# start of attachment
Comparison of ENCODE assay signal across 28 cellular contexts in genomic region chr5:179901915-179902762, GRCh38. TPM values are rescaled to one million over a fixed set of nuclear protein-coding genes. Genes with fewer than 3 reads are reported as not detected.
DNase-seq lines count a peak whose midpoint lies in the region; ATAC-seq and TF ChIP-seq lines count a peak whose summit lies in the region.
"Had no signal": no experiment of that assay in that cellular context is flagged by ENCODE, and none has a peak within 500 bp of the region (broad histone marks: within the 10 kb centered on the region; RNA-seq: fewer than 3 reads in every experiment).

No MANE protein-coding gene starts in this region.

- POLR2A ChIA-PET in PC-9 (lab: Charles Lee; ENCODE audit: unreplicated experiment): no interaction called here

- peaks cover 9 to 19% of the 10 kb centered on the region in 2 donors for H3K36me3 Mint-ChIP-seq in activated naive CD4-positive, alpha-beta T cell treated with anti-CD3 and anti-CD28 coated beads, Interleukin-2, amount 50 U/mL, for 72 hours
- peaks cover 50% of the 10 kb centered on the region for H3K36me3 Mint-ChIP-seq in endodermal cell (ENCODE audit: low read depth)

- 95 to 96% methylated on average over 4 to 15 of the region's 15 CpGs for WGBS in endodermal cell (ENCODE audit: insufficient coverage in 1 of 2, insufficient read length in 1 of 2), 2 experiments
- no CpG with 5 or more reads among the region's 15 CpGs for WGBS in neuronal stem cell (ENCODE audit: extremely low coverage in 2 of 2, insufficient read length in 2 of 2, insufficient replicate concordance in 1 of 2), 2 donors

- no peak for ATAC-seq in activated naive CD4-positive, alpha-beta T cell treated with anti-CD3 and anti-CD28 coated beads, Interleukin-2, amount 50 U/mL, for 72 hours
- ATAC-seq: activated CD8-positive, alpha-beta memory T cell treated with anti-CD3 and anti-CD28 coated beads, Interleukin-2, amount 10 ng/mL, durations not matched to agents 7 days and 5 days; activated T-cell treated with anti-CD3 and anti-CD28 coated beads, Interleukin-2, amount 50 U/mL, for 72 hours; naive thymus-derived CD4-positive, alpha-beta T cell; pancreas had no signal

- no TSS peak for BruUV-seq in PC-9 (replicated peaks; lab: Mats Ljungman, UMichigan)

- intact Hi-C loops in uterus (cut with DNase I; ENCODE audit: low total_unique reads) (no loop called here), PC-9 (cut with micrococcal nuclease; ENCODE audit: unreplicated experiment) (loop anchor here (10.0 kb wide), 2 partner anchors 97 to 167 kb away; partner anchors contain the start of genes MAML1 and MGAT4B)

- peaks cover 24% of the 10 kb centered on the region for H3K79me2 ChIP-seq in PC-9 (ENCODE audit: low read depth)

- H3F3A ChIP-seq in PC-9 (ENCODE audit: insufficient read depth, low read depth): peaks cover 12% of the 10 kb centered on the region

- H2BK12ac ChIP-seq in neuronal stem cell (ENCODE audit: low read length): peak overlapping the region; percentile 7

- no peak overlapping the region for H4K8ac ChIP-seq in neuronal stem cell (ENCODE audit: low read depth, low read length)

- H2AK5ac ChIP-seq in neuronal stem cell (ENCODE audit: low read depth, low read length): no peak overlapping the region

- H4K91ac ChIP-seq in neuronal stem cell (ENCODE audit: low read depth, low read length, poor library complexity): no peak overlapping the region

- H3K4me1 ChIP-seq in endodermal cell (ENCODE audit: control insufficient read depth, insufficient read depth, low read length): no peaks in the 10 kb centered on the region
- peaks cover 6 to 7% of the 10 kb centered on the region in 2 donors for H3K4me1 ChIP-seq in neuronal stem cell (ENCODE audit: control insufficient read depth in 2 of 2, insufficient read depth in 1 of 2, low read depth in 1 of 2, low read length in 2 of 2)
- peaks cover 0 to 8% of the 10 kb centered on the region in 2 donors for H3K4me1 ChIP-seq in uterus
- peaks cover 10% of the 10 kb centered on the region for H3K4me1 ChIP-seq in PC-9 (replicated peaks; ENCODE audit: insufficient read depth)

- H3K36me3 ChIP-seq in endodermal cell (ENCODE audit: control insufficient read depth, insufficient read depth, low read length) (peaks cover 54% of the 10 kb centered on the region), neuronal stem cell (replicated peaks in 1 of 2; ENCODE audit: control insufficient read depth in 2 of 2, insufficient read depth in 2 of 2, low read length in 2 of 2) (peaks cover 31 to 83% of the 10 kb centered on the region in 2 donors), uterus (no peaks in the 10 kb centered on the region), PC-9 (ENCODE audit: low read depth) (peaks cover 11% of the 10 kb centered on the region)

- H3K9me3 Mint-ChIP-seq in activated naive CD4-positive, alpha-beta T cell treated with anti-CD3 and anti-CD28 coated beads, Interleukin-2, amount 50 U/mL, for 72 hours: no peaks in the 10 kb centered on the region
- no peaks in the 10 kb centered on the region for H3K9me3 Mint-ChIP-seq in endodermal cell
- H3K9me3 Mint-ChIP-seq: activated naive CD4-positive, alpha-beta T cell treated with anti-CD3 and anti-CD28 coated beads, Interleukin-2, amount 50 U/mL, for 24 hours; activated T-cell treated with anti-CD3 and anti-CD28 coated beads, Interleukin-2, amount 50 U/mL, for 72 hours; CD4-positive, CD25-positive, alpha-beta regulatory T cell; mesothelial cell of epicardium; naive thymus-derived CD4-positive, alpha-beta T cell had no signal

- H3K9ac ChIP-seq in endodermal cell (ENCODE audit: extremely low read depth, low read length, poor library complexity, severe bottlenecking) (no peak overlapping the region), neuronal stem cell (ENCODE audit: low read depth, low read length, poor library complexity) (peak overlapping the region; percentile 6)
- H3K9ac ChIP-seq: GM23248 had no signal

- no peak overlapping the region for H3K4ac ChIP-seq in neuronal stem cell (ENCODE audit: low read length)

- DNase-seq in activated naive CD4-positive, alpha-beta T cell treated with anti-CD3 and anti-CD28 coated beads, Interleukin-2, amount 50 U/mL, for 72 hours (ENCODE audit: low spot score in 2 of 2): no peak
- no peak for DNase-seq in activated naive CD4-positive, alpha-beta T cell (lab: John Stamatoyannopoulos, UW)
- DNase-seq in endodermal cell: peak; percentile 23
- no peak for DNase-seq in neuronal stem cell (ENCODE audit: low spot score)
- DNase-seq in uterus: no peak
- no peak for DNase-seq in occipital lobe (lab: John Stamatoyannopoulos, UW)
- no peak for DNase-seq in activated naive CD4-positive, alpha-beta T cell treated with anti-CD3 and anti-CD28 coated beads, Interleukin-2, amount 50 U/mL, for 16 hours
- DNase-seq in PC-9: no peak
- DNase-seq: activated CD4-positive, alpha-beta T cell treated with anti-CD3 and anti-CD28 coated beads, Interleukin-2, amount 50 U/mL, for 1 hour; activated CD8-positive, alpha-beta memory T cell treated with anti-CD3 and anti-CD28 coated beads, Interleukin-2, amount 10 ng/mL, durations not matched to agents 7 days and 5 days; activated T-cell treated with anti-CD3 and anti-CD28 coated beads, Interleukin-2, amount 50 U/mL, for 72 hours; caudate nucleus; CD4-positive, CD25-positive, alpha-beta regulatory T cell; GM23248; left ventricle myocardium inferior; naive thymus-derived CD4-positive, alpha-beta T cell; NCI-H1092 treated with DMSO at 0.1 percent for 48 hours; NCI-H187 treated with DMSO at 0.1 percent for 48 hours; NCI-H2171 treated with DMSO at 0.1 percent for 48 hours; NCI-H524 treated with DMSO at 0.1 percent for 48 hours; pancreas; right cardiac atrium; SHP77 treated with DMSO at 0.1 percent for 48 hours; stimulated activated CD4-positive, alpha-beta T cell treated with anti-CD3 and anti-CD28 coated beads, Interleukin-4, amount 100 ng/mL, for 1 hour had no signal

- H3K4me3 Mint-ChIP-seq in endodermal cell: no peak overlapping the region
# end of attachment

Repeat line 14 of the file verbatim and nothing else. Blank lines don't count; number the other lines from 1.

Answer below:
- peaks cover 24% of the 10 kb centered on the region for H3K79me2 ChIP-seq in PC-9 (ENCODE audit: low read depth)